In addition to validation by Western blot, the antibody must also be validated for any end application, whether it is ELISA, immunoprecipitation, or another technique.

3. Understand the meaning of multiple bands on the Western blot in the context of your experiment

Multiple bands do not necessarily mean your antibody is faulty, but they could be a cause for concern if you are not expecting them in your experiment. It is important to identify the source of multiple bands as either endogenous biology, such as multiple isoform expressions or post-translational modifications of the target protein, or as experimental artifact, such as an overloaded gel, degraded cell lysate, or a faulty antibody.

Once you have ruled out the possibility that the extra bands are scientifically relevant and related to experimental design, compare all bands with your vendor’s full Western blot image. A monoclonal antibody and a pure polyclonal antibody should ideally produce only one band for the protein of interest. The band should also be present at several antibody concentrations. If this is not the case or the reasons mentioned above are not applicable to your protein, consult your vendor and discard the antibody.

4. Be mindful of time, temperature, or storage conditions

Antibody performance degrades over time, particularly under improper storage conditions. Working directly from the original vial increases the chance of contamination and subjects the antibody to unnecessary freeze/thaw cycles. Thus, it is best to aliquot antibodies and store them on ice when working at the bench. If you are not documenting how antibodies are stored and accessed, you can never be sure of their integrity.

5. Focus on the big picture: reproducible results

Personal incentives for reproducible research are high. Publicity over a manuscript retraction—and the consequent loss of productivity—is more damaging to a researcher’s career than a vendor’s bottom line. For example, one company peddling a number of mislabeled or faulty antibodies continues to operate despite retractions, negative publicity, and investigation by the Federal Trade Commission.2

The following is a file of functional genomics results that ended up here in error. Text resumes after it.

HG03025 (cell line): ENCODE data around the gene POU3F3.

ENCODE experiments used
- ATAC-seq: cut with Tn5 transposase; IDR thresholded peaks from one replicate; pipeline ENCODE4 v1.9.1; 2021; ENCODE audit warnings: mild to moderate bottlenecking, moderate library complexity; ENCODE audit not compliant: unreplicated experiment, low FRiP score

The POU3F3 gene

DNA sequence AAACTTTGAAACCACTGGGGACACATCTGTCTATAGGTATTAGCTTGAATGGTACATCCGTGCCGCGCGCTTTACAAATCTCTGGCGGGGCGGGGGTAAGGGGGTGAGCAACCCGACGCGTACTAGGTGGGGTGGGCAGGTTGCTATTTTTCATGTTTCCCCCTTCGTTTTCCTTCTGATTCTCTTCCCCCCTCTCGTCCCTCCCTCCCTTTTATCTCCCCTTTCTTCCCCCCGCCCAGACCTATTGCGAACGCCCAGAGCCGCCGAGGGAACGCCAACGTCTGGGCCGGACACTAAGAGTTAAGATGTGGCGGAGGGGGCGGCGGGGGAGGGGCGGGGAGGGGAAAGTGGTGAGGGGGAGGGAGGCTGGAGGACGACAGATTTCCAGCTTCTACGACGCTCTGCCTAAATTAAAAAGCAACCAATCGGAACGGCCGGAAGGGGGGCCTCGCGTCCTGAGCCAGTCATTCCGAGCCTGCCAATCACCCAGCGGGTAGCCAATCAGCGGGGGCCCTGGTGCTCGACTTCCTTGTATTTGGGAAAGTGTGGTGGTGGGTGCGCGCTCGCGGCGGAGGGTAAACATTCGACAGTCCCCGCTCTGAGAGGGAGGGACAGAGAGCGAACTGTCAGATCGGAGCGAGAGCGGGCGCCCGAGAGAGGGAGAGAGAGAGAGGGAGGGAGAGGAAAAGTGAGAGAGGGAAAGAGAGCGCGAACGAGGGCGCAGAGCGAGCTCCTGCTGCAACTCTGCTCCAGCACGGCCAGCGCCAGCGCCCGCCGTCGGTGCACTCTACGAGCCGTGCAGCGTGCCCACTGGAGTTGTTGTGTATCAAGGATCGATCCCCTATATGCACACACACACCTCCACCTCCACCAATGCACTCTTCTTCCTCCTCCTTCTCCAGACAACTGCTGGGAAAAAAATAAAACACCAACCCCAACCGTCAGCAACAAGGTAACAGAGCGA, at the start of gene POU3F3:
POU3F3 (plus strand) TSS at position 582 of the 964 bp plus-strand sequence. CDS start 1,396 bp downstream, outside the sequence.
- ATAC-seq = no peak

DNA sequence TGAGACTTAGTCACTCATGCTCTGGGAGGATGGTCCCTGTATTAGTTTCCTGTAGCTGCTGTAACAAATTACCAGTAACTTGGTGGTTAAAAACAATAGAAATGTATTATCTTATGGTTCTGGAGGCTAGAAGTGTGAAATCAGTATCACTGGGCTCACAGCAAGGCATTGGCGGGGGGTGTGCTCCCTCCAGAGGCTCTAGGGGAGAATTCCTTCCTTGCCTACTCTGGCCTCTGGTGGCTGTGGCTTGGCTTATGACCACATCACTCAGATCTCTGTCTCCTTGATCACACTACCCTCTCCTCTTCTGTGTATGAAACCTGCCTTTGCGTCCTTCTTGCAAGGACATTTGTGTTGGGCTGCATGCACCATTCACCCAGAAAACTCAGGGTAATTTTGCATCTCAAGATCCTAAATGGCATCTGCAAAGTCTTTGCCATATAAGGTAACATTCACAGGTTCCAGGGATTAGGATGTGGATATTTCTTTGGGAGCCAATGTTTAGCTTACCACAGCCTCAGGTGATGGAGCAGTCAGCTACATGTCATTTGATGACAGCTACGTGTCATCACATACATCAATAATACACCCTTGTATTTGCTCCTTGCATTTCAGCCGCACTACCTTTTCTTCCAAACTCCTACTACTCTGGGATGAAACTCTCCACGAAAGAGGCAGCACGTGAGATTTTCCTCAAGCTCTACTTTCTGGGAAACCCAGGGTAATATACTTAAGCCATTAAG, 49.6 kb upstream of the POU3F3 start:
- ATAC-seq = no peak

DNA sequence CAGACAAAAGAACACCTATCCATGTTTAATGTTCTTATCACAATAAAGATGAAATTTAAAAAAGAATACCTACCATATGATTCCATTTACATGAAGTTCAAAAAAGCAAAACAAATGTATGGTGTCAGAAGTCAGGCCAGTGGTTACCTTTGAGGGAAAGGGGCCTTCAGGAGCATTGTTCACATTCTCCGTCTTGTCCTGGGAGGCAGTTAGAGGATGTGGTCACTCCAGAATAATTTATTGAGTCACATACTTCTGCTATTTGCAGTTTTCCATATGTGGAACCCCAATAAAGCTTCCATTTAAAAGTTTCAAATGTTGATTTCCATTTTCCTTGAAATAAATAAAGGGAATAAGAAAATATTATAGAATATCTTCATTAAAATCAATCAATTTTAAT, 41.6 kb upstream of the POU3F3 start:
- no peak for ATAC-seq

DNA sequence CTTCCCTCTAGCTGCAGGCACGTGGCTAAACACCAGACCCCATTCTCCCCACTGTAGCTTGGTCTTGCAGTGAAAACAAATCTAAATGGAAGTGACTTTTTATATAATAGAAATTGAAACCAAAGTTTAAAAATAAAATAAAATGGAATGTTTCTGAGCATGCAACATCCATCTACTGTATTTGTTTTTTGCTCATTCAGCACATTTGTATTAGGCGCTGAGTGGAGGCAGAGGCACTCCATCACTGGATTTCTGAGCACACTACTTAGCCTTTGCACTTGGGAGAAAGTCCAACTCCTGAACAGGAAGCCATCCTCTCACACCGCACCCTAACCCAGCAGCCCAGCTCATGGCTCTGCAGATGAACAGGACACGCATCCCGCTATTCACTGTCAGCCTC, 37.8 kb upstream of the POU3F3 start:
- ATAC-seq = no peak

Carefully selecting your antibody and antibody vendor, as well as validating the antibody upon receipt, can save your samples and your sanity. A paper published by the Rimm Lab in Pathology department at Yale includes a useful flowchart for DIY antibody validation.3

For general antibody information, consult the following databases:

  • Antibodypedia — The Human Proteome Organization (HUPO)’s catalog of validated antibodies against human proteins (
  • Human Protein Atlas — HUPO’s high-resolution images of protein expression profiles in normal and cancerous tissue (
  • 1degreebio — Read and submit independent reviews of antibodies and antibody-related services. Vendors subscribe to have their the products and services listed on the website (
  • MIAPAR — Minimum Information about A Protein Affinity Reagent released through a working group at HUPO4 (doi:10.1038/nbt0710-650)

It is important to remember that validating reagents is only one step to ensuring reproducible results. Proper experimental design, including the use of the proper positive and negative controls, as well as orthogonal techniques to verify results, significantly improves experimental reproducibility. 

Sandra Tolchinsky ([email protected]) is a product manger of antibodies and Gal Gur ([email protected]) is a supervisor of cell biology R&D at Sigma-Aldrich. To read more recommendations from Sigma-Aldrich to improve reproducibility of experiments, visit its translational research website at

1 Prassas, I. et al. False biomarker discovery due to reactivity of a commercial ELISA for CUZD1 with cancer antigen CA125. Clin. Chem. 60, 381—388, doi:10.1373/clinchem.2013.215236 (2014).
2 Bonislawski, A. Faulty antibodies continue to enter US and European markets. Genomeweb (2013).
3 Bordeaux, J. et al. Antibody validation. BioTechniques 48, 197—209, doi:10.2144/000113382 (2010).
4 Bourbeillon, J. et al. Minimum information about a protein affinity reagent (MIAPAR). Nat. Biotechol. 28, 650—653, doi:10.1038/nbt0710-650 (2010).